So, we do these big reforms, and instead of actually asking ourselves, "What are teachers doing? What are they spending their time on? How is this actually landing for kids?" we talk about systems, and cool, new, big things. And I think the stuff that sticks, the stuff where we really figure out how to do it, and then we can grow it in a way that we understand it, is when we start small. We start by saying to those teachers, "What are you doing? Let's track it."
This is what Doug Lemov, for instance, did so powerfully in his "Teach Like a Champion" work. Let's get small, let's get nitty-gritty, let's figure it out, because then we can explain it, and then we can help people see why it makes sense. And so, the one piece of advice which I think we've gotten wrong much more than we've gotten right over 20 years is I think there's been a huge incentive on the part of policymakers and foundations and advocates to go big, and we've gotta really be encouraging leaders to kind of start at the other end of the spectrum.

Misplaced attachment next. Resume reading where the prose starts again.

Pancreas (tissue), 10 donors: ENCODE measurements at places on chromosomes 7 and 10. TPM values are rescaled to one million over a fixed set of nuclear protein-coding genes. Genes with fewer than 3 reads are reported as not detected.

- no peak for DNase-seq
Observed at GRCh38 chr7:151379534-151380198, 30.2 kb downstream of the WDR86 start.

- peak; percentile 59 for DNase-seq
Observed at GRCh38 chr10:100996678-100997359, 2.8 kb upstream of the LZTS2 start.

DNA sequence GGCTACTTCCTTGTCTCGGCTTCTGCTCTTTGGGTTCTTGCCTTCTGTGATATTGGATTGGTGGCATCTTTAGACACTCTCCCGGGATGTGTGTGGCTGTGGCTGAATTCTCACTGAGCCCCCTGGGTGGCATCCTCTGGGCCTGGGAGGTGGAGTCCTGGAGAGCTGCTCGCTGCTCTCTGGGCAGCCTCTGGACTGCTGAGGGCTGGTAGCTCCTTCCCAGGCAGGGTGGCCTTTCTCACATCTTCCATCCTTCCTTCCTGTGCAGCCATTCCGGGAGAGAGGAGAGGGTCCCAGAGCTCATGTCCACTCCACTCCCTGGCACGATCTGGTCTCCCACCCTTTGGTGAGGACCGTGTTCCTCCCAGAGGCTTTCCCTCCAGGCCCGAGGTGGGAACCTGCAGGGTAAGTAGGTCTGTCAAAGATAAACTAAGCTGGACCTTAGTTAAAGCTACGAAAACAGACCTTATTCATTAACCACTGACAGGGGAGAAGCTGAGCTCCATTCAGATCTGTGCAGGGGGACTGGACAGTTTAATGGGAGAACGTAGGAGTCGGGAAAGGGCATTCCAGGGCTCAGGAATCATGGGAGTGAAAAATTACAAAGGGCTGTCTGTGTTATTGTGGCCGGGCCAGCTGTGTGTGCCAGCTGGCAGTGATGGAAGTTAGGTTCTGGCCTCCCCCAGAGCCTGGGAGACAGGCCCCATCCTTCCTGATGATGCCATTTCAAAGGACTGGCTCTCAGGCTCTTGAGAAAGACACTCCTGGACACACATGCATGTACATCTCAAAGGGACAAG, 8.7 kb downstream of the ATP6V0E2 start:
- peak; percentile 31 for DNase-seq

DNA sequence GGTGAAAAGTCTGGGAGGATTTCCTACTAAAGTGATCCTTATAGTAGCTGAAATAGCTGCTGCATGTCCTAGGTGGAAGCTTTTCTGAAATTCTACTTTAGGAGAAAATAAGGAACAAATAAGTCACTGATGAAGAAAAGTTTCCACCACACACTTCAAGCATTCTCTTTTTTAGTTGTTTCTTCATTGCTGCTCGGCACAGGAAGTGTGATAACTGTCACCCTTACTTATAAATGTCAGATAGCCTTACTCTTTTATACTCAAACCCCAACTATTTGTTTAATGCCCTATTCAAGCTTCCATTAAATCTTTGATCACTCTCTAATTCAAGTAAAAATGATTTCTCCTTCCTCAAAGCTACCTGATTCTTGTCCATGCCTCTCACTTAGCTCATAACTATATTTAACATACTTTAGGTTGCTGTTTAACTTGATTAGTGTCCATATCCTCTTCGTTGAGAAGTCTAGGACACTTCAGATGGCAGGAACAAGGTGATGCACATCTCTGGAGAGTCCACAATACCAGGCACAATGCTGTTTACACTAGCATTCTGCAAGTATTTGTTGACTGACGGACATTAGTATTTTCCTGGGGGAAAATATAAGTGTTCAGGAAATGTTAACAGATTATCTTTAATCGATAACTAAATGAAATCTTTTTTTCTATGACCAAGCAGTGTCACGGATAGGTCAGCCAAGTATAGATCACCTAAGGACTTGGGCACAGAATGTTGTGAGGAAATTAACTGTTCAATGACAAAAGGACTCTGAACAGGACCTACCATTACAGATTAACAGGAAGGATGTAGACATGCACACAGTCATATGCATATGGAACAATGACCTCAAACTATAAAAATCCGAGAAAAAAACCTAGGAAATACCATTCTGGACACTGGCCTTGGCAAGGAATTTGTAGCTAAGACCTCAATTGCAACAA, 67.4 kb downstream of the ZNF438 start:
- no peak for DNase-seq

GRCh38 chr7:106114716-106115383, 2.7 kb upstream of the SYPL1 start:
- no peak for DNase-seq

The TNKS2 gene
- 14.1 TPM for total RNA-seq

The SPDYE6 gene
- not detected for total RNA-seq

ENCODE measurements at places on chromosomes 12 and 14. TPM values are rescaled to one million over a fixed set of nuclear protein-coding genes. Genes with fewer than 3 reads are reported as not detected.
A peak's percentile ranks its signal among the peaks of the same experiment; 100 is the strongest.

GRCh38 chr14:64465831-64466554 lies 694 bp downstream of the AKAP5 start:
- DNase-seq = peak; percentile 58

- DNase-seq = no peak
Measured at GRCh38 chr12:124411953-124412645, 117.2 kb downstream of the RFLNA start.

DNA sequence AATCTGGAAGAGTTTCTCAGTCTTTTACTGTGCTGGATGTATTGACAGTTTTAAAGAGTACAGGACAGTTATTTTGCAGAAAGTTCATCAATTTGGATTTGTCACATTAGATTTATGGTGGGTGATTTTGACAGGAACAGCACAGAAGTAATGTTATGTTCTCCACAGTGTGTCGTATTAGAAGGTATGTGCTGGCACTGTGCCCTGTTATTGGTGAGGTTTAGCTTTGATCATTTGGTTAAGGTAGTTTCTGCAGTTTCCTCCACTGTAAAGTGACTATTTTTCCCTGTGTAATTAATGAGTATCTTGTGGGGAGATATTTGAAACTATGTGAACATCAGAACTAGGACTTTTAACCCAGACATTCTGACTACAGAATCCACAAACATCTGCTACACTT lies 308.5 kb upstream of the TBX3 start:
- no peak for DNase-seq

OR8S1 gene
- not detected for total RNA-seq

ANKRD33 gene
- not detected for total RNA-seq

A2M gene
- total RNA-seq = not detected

Kevin: Yeah, back to the basics. Online learning. You've got a 6-year-old going through it now. I've talked to countless parents. I have a granddaughter who's four, who, when I witnessed one of her online sessions, she was in the middle of a conversation with other four-year-olds and a teacher, and she just said, "I've gotta go. I'm going to play with my baby brother," and she walked away from the computer. And the teacher handled it well. What do you see will be the impact of the virtual learning experience? Some people feel school districts may default back to a hybrid existence, but what does the future look like in terms of the virtual education service delivery option?
Rick: You know, and this gets us back to what educators do well. You know, the point's been made, if a computer can do something as well as a person, you ought to let the computer do it. There's a reason that ATMs are so useful. They're convenient, they're efficient, they're relatively cheap, they're there 24/7, you don't have to worry about business hours.